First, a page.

It’s been less than two weeks since Elon Musk bought Twitter, and if there’s any constant truth in this world, it’s that a billionaire will ruin all the fun. It’s already mayhem: Musk is planning a monthly fee for blue-check verification (clout is expensive!), laid off some employees and then asked them to come back, and is even talking about putting the whole site behind a paywall. Musk is, after all, a man who doesn’t seem to fundamentally understand Twitter, relying on puns so much so that on his first day at HQ, he reportedly came with a sink in tow so that he could tweet: “Let that sink in.” How deeply embarrassing!
People are rightfully upset at the acquisition: The last thing an out-of-touch, deeply un-funny billionaire needs is more power. Messages criticizing Musk are being displayed outside of Twitter’s HQ; advertisers are fleeing, and people, and by people I mean celebrities who aren’t funny enough to be on Twitter in the first place, have taken to ceremoniously logging off the platform for good in order to prove a point.
The celebrities in question include everyone from Gigi Hadid to Sara Bareilles to Whoopi Goldberg, followed by a list of D-list celebs (Mick Foley? Who?) who have taken up this oh so noble political cause — while deciding to stay on platforms like Facebook and Instagram.
“I can't say it's a safe place for anyone, nor a social platform that will do more good than harm," Hadid wrote on Instagram. You want to talk about a social platform that will do more harm than good? Let’s talk about Meta’s Instagram, which has been linked to depression, body dysmorphia, and anxiety, which the company is aware of, but has done little to stop.
But Hadid can’t leave Instagram — that’s how she gets paid. But choosing to boycott a tech platform because of its leadership, while continuing to squeeze a fortune on the back of the toxic app that is Instagram isn’t noble; it’s entirely missing the point. The celebrity Twitter exodus isn’t a rebellion against any system: It’s the lowest form of performative activism. It’s also a convenient excuse to simply leave an app you’re not really benefitting from (nor are you particularly good at); after all, Hadid can’t make money on Twitter like she can on Instagram.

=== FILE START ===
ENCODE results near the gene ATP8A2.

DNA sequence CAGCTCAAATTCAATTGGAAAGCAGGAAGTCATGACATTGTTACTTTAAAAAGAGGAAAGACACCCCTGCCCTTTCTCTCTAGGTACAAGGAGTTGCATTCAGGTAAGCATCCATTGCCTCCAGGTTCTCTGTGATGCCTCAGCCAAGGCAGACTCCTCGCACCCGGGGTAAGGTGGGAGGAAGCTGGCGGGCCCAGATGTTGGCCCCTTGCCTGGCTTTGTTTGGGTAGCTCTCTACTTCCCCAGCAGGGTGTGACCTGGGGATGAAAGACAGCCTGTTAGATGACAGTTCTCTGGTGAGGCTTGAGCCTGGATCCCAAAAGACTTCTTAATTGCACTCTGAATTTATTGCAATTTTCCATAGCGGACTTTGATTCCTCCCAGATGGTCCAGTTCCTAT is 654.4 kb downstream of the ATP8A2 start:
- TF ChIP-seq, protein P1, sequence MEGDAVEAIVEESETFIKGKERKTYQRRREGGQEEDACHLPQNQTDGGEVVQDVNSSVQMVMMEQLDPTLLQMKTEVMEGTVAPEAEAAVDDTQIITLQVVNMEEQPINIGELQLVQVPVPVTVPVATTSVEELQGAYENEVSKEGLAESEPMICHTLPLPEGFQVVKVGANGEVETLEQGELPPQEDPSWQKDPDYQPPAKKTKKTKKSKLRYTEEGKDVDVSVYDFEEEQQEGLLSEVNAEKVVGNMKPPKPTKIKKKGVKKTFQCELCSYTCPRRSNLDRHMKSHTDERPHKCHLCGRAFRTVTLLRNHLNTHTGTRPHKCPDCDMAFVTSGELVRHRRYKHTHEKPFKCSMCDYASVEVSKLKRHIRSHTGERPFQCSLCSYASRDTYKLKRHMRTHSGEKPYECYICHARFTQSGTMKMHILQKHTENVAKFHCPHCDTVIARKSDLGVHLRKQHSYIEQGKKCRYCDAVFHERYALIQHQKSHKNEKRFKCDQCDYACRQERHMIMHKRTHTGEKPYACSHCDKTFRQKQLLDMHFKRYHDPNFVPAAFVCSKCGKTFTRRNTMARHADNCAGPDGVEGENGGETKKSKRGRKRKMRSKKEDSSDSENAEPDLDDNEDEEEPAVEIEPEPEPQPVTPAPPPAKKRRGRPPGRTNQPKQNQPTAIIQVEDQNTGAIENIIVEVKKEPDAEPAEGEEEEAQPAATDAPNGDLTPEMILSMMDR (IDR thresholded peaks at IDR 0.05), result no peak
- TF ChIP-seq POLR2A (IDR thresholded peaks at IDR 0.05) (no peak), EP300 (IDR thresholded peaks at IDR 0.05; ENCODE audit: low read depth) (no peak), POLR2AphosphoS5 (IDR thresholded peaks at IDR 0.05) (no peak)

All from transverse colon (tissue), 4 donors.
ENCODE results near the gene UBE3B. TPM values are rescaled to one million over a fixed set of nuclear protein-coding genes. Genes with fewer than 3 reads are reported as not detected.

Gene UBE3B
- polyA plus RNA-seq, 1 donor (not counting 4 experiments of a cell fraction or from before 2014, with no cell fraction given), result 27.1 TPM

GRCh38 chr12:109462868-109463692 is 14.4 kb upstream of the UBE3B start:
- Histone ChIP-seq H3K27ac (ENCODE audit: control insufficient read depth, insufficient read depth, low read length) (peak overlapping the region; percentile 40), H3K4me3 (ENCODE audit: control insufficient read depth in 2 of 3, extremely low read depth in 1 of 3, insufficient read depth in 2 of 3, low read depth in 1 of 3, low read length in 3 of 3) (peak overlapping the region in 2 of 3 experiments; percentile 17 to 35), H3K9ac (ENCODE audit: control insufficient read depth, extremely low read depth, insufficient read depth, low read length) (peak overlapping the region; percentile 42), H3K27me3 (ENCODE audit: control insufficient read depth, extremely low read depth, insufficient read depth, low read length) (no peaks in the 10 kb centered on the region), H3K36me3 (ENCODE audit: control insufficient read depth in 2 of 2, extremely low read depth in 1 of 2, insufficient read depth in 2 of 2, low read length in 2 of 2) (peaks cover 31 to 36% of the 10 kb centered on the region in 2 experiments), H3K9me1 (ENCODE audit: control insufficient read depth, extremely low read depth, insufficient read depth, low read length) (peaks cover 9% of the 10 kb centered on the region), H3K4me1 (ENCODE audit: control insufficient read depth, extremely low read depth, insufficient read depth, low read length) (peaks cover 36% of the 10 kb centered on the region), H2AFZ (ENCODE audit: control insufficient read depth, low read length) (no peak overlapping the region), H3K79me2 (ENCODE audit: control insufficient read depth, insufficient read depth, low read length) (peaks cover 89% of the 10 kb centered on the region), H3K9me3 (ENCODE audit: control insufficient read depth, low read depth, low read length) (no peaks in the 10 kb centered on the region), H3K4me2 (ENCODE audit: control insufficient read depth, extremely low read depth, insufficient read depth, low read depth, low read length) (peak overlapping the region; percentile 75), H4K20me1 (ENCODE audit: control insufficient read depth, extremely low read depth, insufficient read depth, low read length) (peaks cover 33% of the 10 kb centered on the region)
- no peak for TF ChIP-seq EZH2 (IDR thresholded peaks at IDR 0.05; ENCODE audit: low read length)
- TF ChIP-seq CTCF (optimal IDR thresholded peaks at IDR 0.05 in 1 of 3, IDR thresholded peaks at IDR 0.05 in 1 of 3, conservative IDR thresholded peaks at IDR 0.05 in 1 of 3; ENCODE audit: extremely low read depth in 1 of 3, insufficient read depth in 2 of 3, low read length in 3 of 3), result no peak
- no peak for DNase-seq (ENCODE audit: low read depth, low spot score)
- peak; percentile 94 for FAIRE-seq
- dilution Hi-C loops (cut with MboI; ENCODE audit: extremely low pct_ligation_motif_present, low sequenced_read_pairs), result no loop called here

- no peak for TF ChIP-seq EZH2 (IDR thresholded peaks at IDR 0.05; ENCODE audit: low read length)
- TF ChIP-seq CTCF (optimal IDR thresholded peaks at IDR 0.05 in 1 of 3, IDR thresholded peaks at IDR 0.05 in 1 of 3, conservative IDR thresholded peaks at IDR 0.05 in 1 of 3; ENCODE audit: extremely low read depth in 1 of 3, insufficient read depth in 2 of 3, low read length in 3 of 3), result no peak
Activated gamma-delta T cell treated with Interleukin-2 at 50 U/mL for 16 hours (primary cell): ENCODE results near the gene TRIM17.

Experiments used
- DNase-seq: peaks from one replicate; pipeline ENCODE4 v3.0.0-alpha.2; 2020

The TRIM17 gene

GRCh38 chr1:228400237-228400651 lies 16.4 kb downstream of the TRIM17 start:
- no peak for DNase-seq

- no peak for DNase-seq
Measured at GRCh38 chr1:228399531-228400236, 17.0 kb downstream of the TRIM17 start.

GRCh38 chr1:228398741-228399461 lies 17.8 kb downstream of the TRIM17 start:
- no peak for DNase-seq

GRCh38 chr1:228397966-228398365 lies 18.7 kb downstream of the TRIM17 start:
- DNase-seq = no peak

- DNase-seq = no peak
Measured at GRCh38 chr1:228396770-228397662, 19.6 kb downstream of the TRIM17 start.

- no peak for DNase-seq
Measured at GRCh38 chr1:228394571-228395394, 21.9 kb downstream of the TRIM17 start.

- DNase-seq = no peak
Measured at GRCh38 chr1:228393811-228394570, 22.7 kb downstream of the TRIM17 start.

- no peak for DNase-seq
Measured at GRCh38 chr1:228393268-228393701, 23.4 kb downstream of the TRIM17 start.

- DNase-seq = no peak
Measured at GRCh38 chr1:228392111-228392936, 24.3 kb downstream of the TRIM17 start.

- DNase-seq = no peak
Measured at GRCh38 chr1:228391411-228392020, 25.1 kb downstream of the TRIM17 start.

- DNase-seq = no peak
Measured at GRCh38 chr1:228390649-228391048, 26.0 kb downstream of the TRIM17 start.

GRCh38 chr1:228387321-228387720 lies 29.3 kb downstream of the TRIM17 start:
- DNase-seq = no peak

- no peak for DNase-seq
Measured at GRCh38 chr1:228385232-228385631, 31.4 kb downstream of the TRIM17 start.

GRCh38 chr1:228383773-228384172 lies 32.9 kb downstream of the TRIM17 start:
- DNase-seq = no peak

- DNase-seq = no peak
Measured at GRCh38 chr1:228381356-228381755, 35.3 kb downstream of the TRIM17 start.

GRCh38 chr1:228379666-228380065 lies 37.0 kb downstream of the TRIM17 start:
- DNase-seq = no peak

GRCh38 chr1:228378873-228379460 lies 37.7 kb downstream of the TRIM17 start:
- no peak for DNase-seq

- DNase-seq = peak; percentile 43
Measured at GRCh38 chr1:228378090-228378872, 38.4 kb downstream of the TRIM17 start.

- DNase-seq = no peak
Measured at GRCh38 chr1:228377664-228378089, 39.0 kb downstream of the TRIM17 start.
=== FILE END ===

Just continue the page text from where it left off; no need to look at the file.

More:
It’s okay if you’re not funny, I want to tell Hadid, while still acknowledging her greatest cultural contribution to Twitter, her infamous tweet shutting down to Jake Paul in defense of her “respectful king,” Zayn Malik. It’s not that serious, I want to tell all of them. You could do so much more with your power, I want to say. Deleting an account on a platform I’m unsure they even entirely grasp is doing more for their personal brand than it will to save democracy.
“This place is a mess!,” Goldberg said of Twitter, while Hadid called Twitter a “cesspool.” But therein lies Twitter’s appeal! You actually don’t have to be a model to be successful. You simply have to have a personality. You have to have a willingness to engage in utterly moronic jokes, make benign, wry social observations that should not exceed 280 characters, and most crucially: have one place on the Internet that doesn’t take itself seriously.
It’s okay if you don’t “get” Twitter. It wasn’t meant for everyone. It’s not really meant for celebrities (except, of course, for Cher and Heidi Montag.) It certainly wasn’t meant for Musk, but Twitter’s unhinged beauty comes from its most callous users. It’s never been about who owns it.